Balls has been a central figure in New Labour's economic reform agenda. But he and Gordon Brown have differed from the Blairites in being keen to stress their roots in Labour party intellectual traditions such as Fabianism and the co-operative movement as well as their modernising credentials in policy and electoral terms. In a New Statesman interview in March 2006, Martin Bright writes that Balls "says the use of the term "socialist" is less of a problem for his generation than it has been for older politicians like Blair and Brown, who remain bruised by the ideological warfare of the 1970s and 1980s".

"When I was at college, the economic system in eastern Europe was crumbling. We didn't have to ask the question of whether we should adopt a globally integrated, market-based model. For me, it is now a question of what values you have. Socialism, as represented by the Labour Party, the Fabian Society, the Co-operative movement, is a tradition I can be proud of", Balls told the New Statesman.

Allegations over allowances

In September 2007, with his wife Yvette Cooper, he was accused of "breaking the spirit of Commons rules" by using MPs' allowances to help pay for a £655,000 home in north London. It was alleged that they bought a four-bed house in Stoke Newingtonmarker, north London, and registered this as their second home (rather than their home in Castlefordmarker, West Yorkshire) in order to qualify for up to £44,000 a year to subsidise a reported £438,000 mortgage under the Commons Additional Costs Allowance. This is despite both spouses working in London full-time and their children attending local London schools. Through a spokesman, Balls and Cooper countered the allegation by saying "The whole family travel between their Yorkshire home and London each week when Parliament is sitting. As they are all in London during the week, their children have always attended the nearest school to their London house."

Commons outburst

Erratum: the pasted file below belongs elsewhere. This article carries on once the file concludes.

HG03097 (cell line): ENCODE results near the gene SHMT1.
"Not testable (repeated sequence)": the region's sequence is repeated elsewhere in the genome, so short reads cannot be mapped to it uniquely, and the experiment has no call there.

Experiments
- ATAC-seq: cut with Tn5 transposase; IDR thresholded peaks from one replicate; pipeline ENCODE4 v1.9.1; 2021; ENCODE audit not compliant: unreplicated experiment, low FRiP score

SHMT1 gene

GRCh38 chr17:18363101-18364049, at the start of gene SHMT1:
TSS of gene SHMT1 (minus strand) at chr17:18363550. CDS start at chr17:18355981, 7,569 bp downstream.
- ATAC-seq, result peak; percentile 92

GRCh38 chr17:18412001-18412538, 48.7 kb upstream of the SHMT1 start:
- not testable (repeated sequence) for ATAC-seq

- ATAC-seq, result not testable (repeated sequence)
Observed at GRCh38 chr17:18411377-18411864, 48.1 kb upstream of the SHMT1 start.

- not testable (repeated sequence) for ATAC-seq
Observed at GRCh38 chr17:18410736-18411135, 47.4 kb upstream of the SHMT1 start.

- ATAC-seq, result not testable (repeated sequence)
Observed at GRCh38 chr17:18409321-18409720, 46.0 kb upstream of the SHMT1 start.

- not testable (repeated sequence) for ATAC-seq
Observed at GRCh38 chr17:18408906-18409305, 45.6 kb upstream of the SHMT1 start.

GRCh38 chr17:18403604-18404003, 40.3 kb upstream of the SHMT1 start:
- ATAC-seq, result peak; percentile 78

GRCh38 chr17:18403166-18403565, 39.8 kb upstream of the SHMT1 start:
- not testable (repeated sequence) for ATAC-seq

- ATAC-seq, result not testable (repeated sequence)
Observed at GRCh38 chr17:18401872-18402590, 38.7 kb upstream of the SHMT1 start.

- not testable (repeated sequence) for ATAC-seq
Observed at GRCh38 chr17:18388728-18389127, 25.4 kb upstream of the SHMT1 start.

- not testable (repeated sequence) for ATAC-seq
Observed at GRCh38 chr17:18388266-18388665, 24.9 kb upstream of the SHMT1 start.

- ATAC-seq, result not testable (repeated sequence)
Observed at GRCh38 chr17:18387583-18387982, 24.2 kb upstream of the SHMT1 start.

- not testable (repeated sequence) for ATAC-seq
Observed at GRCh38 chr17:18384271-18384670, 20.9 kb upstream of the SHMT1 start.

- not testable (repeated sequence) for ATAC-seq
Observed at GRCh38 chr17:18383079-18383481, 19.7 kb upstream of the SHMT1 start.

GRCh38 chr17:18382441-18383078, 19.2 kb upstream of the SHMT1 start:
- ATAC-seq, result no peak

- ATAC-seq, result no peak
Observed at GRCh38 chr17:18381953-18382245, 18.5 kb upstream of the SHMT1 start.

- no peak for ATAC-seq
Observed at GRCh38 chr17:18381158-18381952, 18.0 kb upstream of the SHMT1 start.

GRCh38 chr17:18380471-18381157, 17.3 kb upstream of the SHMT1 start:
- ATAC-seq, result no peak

In March 2008, Balls sparked controversy by appearing to reply to David Cameron's assertion in parliament that the government had presided over the greatest increase in overall taxation of all time with the phrase "So what?" Balls maintained that he had said "So weak!", in response to Cameron's previous questioning, and this was the phrase that was recorded in the parliamentary register Hansard, but the incident remained highly controversial. Analysts have published slow-motion recordings of the comment and it remains ambiguous.

Damian McBride

In April 2009, Balls was linked to controversy over the disgrace and resignation of the Head of Strategic Planning at 10 Downing Streetmarker, Damian McBride. The Sunday Times reported on 19 April 2009 that Balls was responsible for running the McBride operation, which included deliberate lies about the family members of political opponents. Balls denied this.

In an interview on the BBC radio "Today" programme, Balls was asked whether he thought that Damian McBride had respected the special advisers' Code of Conduct which ruled out personal attacks. He answered

"I did. As far as I ever saw. But, to be honest, I worked with Damian McBride when he was a Treasury head of media and a special adviser and I think he was generally thought at the time to do a very good job on the economic matters. I don't know and haven't been involved in his political work."

The BBC Chief Political Correspondent Nick Robinson challenged this on 20 April 2009, saying

"My eyebrows shot to the ceiling as I heard that particular clip... He was the closest media adviser to the Prime Minister for many, many years and he was known extraordinarily well by Ed Balls, was a close ally of his... They knew his style, they liked his style, they employed him, they worked with him, and any attempt to suggest they didn't won't succeed."

Personal life

He married Yvette Cooper MP, the Secretary of State for Work and Pensions, in Eastbournemarker on 10 January 1998. Cooper is Member of Parliament for Normantonmarker's neighbouring constituency of Pontefract and Castlefordmarker. They have three children: Meriel Eliza (Ellie, born July 1999), Joel Thomas (Joe, born 24 August 2001) and Maddy (born 2004).

His father Michael Balls is a former academic and European civil servant, an expert in alternatives to the use of animals in experiments and chairman of the Fund for the Replacement of Animals in Medical Experiments (FRAME).


  1. Revealed: How Ed Balls was a Tory under Thatcher, Guy Adamns, The Independent, 5 July 2006
  2. It should, however, be noted that this phrase makes perfect sense to those with a background in economics, since endogenous theories of economic growth were developed after the neoclassical period in economics.
  3. The Guardian - Interview: Will Woodward meets Ed Balls
  4. The Guardian - The Guardian profile: Ed Balls
  5. The Daily Telegraph - Call for inquiry over Balls's think tank
  7. The Daily Telegraph - Mandrake - Tea and Sympathy - 3 December 2006
  8. Hansard - House of Commons - 23 Apr 2007 col.754
  9. Iain Dale's Dairy - Danny, I Fink You're Wrong
  10. The Fabian Society - Narrowing the Gap: The final report of the Fabian Commission on Life Chances and Child Poverty
  11. Fabian Society - Ed Balls 'Next Decade' lecture: Britain's Next Decade
  12. New Statesman - Interview: Ed Balls
  13. The Daily Telegraph - Ed Balls claims £27,000 subsidy for 2nd home
  14. YouTube - Ed Balls - So what
  16. audio link
  17. transcript
  18. The Daily Telegraph - Health minister celebrates birth